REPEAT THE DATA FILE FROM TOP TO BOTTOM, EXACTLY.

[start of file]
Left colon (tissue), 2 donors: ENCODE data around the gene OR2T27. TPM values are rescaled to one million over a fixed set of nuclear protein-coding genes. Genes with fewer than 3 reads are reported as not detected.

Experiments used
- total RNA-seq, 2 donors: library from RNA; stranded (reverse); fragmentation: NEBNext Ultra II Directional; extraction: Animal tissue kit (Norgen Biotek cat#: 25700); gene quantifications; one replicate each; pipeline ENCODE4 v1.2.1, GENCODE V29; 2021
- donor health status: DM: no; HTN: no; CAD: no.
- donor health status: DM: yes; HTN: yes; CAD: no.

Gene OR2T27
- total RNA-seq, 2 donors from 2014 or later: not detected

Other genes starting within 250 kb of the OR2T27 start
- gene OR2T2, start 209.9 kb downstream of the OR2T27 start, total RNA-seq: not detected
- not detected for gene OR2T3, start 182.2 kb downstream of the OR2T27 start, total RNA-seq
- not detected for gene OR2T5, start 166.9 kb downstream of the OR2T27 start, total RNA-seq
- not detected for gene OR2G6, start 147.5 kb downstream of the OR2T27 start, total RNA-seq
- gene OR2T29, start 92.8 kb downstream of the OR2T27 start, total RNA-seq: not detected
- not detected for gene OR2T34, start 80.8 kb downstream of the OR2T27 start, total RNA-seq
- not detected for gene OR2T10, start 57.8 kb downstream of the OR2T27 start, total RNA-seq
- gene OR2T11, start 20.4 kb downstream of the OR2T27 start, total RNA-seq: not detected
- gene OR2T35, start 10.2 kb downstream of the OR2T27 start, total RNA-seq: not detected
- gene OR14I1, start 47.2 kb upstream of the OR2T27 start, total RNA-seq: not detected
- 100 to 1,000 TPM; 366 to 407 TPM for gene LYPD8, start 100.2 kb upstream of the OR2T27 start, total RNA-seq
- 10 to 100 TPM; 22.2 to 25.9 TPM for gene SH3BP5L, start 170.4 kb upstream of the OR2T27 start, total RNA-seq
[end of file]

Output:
Left colon (tissue), 2 donors: ENCODE data around the gene OR2T27. TPM values are rescaled to one million over a fixed set of nuclear protein-coding genes. Genes with fewer than 3 reads are reported as not detected.

Experiments used
- total RNA-seq, 2 donors: library from RNA; stranded (reverse); fragmentation: NEBNext Ultra II Directional; extraction: Animal tissue kit (Norgen Biotek cat#: 25700); gene quantifications; one replicate each; pipeline ENCODE4 v1.2.1, GENCODE V29; 2021
- donor health status: DM: no; HTN: no; CAD: no.
- donor health status: DM: yes; HTN: yes; CAD: no.

Gene OR2T27
- total RNA-seq, 2 donors from 2014 or later: not detected

Other genes starting within 250 kb of the OR2T27 start
- gene OR2T2, start 209.9 kb downstream of the OR2T27 start, total RNA-seq: not detected
- not detected for gene OR2T3, start 182.2 kb downstream of the OR2T27 start, total RNA-seq
- not detected for gene OR2T5, start 166.9 kb downstream of the OR2T27 start, total RNA-seq
- not detected for gene OR2G6, start 147.5 kb downstream of the OR2T27 start, total RNA-seq
- gene OR2T29, start 92.8 kb downstream of the OR2T27 start, total RNA-seq: not detected
- not detected for gene OR2T34, start 80.8 kb downstream of the OR2T27 start, total RNA-seq
- not detected for gene OR2T10, start 57.8 kb downstream of the OR2T27 start, total RNA-seq
- gene OR2T11, start 20.4 kb downstream of the OR2T27 start, total RNA-seq: not detected
- gene OR2T35, start 10.2 kb downstream of the OR2T27 start, total RNA-seq: not detected
- gene OR14I1, start 47.2 kb upstream of the OR2T27 start, total RNA-seq: not detected
- 100 to 1,000 TPM; 366 to 407 TPM for gene LYPD8, start 100.2 kb upstream of the OR2T27 start, total RNA-seq
- 10 to 100 TPM; 22.2 to 25.9 TPM for gene SH3BP5L, start 170.4 kb upstream of the OR2T27 start, total RNA-seq